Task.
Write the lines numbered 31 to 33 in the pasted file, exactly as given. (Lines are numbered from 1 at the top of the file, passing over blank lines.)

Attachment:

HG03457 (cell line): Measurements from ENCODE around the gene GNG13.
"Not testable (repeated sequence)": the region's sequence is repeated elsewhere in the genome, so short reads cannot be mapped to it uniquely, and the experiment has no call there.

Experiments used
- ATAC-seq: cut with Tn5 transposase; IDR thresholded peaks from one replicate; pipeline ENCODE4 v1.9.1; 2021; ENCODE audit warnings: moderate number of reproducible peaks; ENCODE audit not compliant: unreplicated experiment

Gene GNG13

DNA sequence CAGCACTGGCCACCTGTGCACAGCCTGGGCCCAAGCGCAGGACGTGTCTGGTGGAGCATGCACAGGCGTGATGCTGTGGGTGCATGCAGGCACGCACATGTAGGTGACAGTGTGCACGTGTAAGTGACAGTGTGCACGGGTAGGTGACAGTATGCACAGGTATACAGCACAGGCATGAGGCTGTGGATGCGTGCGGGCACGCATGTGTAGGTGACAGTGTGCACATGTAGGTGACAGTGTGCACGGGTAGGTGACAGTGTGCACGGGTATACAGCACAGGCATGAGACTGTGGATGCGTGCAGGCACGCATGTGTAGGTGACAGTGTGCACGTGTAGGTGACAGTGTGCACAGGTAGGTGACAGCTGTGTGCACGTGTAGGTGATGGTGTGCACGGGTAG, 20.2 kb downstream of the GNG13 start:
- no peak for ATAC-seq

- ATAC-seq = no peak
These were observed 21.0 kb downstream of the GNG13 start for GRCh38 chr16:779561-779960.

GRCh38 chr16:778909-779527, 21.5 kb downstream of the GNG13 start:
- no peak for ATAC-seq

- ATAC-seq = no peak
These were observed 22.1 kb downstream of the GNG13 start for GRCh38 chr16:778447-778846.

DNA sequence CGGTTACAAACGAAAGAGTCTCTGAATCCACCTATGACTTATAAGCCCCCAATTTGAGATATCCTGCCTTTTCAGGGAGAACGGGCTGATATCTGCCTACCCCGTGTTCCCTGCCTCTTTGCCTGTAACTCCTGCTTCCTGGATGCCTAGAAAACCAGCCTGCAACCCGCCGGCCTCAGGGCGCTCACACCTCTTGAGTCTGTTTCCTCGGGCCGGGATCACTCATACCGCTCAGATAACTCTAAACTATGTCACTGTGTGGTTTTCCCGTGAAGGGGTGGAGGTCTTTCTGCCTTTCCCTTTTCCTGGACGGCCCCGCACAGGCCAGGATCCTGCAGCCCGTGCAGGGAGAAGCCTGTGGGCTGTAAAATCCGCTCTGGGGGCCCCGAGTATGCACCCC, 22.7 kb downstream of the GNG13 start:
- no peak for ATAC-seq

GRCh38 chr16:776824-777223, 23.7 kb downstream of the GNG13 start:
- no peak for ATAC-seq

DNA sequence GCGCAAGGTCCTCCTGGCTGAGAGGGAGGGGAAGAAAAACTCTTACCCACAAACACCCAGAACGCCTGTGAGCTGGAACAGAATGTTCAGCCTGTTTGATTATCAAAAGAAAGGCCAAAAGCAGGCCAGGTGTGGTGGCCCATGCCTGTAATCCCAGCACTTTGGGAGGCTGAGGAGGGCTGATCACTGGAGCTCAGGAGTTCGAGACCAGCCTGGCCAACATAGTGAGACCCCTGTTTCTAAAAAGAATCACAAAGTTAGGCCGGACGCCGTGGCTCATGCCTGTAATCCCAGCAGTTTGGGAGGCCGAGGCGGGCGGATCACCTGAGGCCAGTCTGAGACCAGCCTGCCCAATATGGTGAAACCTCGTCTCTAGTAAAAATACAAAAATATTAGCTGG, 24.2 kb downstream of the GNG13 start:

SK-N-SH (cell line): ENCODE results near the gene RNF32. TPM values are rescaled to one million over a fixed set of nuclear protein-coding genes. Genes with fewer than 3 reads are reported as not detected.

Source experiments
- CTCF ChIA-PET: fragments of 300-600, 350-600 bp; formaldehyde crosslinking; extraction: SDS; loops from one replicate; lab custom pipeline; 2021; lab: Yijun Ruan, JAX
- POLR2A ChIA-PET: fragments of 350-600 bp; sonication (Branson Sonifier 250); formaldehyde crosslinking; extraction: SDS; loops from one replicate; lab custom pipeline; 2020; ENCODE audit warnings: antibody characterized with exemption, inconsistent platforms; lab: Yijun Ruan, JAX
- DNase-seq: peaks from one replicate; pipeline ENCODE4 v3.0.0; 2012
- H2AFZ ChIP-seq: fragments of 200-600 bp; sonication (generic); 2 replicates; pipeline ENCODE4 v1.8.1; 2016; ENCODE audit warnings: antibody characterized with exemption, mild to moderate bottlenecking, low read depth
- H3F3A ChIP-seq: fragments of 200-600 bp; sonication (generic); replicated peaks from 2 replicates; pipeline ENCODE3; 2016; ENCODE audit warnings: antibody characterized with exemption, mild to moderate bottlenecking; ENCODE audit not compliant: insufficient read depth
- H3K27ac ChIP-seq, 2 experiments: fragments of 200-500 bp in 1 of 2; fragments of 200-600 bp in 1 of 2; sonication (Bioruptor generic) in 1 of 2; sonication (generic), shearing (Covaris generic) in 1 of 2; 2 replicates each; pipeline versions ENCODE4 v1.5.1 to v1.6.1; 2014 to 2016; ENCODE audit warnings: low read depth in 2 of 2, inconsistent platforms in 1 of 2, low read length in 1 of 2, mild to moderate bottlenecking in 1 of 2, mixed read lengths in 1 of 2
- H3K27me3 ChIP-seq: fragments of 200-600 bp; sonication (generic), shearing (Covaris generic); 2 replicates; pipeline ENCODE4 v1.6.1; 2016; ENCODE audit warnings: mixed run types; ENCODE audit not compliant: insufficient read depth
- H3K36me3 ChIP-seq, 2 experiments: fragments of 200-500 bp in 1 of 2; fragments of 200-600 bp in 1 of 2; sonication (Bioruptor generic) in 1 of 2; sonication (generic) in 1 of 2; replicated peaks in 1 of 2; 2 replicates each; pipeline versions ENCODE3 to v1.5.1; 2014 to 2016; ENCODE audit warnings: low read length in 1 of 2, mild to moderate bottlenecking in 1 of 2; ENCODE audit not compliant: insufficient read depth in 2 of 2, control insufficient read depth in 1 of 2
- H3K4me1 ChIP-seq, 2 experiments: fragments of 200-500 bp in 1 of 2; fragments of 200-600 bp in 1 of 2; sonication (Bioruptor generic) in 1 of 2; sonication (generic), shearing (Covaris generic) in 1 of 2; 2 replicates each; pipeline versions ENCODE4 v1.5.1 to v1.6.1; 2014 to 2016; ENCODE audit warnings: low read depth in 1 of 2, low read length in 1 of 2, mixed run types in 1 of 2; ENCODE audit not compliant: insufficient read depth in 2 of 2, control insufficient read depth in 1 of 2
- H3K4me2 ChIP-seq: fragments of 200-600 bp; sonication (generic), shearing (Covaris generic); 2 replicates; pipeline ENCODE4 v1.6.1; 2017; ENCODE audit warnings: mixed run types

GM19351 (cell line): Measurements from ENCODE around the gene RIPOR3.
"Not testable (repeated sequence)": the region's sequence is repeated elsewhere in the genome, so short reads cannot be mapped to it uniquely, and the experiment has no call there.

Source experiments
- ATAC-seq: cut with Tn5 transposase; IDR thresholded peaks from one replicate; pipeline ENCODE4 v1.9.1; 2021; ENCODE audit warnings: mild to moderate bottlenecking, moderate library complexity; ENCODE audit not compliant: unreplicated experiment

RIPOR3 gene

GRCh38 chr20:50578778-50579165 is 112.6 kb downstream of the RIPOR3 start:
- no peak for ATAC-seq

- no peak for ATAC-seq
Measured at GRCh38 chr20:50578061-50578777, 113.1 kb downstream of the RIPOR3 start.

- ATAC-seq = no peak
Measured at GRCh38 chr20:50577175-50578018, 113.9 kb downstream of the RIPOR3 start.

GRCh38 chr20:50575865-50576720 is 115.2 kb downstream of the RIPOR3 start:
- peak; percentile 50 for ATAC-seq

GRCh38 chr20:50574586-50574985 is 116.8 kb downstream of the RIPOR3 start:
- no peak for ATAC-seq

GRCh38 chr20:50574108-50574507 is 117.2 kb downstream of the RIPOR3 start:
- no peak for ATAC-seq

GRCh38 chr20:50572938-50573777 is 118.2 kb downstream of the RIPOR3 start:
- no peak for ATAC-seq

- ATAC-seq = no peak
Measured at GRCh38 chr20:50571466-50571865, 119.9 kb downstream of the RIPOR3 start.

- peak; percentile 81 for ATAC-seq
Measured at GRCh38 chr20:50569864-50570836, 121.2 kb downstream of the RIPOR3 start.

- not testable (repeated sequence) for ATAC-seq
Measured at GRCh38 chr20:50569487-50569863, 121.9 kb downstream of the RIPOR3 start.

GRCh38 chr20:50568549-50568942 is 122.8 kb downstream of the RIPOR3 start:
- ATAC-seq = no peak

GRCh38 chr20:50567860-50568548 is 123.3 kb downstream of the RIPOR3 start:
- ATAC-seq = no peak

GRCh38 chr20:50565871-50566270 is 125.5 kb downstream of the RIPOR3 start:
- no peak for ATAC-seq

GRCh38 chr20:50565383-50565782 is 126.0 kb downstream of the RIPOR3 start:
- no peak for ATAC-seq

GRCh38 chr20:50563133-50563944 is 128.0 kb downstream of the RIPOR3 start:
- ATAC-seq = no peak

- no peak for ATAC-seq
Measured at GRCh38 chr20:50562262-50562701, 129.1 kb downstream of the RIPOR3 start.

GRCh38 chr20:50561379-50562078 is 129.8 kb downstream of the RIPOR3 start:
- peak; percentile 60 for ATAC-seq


GM19351 (cell line): Measurements from ENCODE around the gene RIPOR3.
"Not testable (repeated sequence)": the region's sequence is repeated elsewhere in the genome, so short reads cannot be mapped to it uniquely, and the experiment has no call there.

Source experiments